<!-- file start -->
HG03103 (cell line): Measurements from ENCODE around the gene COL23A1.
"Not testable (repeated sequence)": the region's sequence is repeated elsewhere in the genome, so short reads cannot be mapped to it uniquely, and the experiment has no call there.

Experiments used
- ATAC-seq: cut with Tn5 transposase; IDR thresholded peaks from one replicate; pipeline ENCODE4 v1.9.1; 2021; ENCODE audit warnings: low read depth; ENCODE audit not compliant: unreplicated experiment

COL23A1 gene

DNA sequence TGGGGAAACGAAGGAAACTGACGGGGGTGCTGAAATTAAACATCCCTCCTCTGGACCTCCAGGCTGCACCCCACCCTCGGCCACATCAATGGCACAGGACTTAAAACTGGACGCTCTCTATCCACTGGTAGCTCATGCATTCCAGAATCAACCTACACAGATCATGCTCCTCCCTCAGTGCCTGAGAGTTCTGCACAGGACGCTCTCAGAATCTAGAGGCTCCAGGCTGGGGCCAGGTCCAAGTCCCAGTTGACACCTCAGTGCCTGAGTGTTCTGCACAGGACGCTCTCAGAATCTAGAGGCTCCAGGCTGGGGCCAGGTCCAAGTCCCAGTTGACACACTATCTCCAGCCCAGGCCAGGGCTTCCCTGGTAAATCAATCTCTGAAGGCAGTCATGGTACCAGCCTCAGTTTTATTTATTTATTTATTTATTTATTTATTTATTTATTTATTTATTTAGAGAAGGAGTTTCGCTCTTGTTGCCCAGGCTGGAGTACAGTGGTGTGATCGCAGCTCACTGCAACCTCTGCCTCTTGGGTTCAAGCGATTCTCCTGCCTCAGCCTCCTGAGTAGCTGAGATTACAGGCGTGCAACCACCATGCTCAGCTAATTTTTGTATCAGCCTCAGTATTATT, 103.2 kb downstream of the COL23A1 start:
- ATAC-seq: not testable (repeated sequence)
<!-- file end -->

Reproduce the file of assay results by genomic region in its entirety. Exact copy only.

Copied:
HG03103 (cell line): Measurements from ENCODE around the gene COL23A1.
"Not testable (repeated sequence)": the region's sequence is repeated elsewhere in the genome, so short reads cannot be mapped to it uniquely, and the experiment has no call there.

Experiments used
- ATAC-seq: cut with Tn5 transposase; IDR thresholded peaks from one replicate; pipeline ENCODE4 v1.9.1; 2021; ENCODE audit warnings: low read depth; ENCODE audit not compliant: unreplicated experiment

COL23A1 gene

DNA sequence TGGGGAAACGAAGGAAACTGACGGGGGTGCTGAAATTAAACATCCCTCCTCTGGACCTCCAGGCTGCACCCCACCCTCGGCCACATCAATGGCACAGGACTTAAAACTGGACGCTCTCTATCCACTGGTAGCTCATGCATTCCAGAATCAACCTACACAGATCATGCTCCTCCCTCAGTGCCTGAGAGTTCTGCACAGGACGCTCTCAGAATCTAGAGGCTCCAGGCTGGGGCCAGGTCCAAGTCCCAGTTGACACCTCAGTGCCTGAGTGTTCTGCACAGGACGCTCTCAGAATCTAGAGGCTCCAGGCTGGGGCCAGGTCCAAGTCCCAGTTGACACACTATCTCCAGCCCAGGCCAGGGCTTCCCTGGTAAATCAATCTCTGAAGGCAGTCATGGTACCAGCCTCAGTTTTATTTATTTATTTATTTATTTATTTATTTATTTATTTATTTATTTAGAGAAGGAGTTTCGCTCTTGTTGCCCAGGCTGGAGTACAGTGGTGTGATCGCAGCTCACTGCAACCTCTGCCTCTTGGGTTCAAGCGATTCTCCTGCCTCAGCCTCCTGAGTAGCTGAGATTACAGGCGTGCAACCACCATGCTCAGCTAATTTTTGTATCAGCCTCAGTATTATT, 103.2 kb downstream of the COL23A1 start:
- ATAC-seq: not testable (repeated sequence)